His speech comes against the backdrop of widespread faculty criticism following reports that women received only four of the 32 tenure offers from the Faculty of Arts and Sciences (FAS) last year.
The FAS Standing Committee on Women responded yesterday with a letter to the president charging that his remarks “send at best mixed signals to our high-achieving women students.”
“[T]hey serve to reinforce the institutional culture at Harvard that erects numerous barriers to improving the representation of women on the faculty, and to impede our efforts to recruit top women scholars,” reads the letter from the 19-member panel chaired by Kenan Professor of English Marjorie Garber.
Summers wrote back to the committee within hours, admitting that “I misjudged the impact of my role as a conference participant.”
“I had hoped to stimulate research on many interrelated factors that bear on women’s careers in science,” Summers wrote yesterday. He also reiterated his pledge to push hard for increased recruitment of female faculty members.
Early in his talk Friday, Summers noted that many women with young children are unwilling or unable to put in the 80-hour workweek needed to attain tenure status on elite faculties.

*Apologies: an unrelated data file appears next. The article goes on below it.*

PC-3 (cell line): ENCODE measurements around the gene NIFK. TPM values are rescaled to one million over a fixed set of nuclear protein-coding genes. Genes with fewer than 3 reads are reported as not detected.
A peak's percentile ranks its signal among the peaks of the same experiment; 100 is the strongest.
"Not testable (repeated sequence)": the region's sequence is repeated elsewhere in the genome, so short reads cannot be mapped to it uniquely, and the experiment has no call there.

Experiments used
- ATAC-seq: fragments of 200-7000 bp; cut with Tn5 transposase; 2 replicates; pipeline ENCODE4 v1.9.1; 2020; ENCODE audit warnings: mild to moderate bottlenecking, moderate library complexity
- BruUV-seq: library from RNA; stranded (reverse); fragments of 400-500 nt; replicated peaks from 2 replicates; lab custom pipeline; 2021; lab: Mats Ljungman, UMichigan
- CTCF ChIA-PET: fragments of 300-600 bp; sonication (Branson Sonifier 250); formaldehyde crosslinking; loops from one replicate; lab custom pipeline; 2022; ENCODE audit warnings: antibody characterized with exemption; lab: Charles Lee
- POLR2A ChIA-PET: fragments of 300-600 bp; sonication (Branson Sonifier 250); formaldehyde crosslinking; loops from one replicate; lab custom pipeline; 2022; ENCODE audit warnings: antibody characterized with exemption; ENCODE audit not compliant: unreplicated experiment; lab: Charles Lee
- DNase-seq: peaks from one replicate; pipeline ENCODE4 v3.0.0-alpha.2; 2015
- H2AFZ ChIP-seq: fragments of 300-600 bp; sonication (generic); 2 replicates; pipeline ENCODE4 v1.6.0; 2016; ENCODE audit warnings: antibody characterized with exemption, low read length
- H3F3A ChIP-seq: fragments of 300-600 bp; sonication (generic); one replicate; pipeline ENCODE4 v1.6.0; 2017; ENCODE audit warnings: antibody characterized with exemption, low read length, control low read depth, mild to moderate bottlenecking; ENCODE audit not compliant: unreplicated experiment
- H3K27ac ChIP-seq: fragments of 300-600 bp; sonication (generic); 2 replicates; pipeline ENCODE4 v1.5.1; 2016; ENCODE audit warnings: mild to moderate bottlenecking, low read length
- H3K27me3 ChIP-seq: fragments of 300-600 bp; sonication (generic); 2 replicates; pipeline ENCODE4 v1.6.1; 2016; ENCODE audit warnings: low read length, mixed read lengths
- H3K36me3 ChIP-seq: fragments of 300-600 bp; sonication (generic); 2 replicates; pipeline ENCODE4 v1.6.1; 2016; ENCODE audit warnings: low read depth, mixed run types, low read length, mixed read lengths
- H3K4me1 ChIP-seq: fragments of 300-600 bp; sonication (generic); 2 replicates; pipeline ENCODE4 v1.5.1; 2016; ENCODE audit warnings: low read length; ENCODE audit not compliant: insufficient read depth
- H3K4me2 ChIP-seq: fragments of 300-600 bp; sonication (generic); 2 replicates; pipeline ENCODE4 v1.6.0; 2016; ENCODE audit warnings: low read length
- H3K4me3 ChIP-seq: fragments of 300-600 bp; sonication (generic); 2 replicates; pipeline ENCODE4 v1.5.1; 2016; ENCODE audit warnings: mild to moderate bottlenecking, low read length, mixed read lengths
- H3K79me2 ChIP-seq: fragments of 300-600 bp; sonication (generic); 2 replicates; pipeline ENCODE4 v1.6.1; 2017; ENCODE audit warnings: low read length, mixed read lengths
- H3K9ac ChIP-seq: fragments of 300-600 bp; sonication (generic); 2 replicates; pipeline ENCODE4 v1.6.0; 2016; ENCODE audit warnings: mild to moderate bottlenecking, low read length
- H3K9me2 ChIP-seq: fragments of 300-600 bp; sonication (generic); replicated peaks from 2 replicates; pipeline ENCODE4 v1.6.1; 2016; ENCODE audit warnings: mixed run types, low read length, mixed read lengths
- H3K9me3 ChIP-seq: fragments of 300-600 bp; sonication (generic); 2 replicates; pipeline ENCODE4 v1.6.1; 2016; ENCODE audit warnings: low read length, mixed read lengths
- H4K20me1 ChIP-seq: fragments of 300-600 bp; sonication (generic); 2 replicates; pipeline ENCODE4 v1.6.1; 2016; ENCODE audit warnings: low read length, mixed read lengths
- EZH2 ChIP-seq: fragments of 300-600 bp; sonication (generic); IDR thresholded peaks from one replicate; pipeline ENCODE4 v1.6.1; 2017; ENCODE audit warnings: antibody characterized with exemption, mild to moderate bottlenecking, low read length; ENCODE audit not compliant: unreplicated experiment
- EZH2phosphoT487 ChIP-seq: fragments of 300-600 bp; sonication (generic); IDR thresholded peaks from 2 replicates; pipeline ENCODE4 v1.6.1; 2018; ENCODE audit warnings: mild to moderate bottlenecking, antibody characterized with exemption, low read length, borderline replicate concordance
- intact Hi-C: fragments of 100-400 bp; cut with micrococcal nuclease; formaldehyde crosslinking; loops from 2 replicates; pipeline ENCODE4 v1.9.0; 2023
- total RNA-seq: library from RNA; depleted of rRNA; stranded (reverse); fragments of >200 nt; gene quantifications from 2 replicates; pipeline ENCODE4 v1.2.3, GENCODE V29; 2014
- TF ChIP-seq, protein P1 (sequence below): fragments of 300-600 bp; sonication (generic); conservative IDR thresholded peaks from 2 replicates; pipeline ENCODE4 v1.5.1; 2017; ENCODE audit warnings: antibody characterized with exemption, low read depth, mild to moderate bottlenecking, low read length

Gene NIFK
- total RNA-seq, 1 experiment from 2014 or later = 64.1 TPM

“I said that raised a whole set of questions about how job expectations were defined and how family responsibilities were defined,” recalled Summers in an interview Monday. “But I said it didn’t explain the differences [in the representation of females] between the sciences and mathematics and other fields.”
Goldin, who prepared a memo that Summers cited in his speech Friday, said the president “had mountains of research” on the subject, although he spoke extemporaneously.
Summers referred repeatedly to the work of University of Michigan sociologist Yu Xie and his University of California-Davis colleague Kimberlee A. Shauman, whose analysis of achievement test results shows a higher degree of variance in scores among men than among women. While males and females posted similar average scores, males were more likely to fall at the higher and lower ends of the distribution. (Please see related article, page 1.)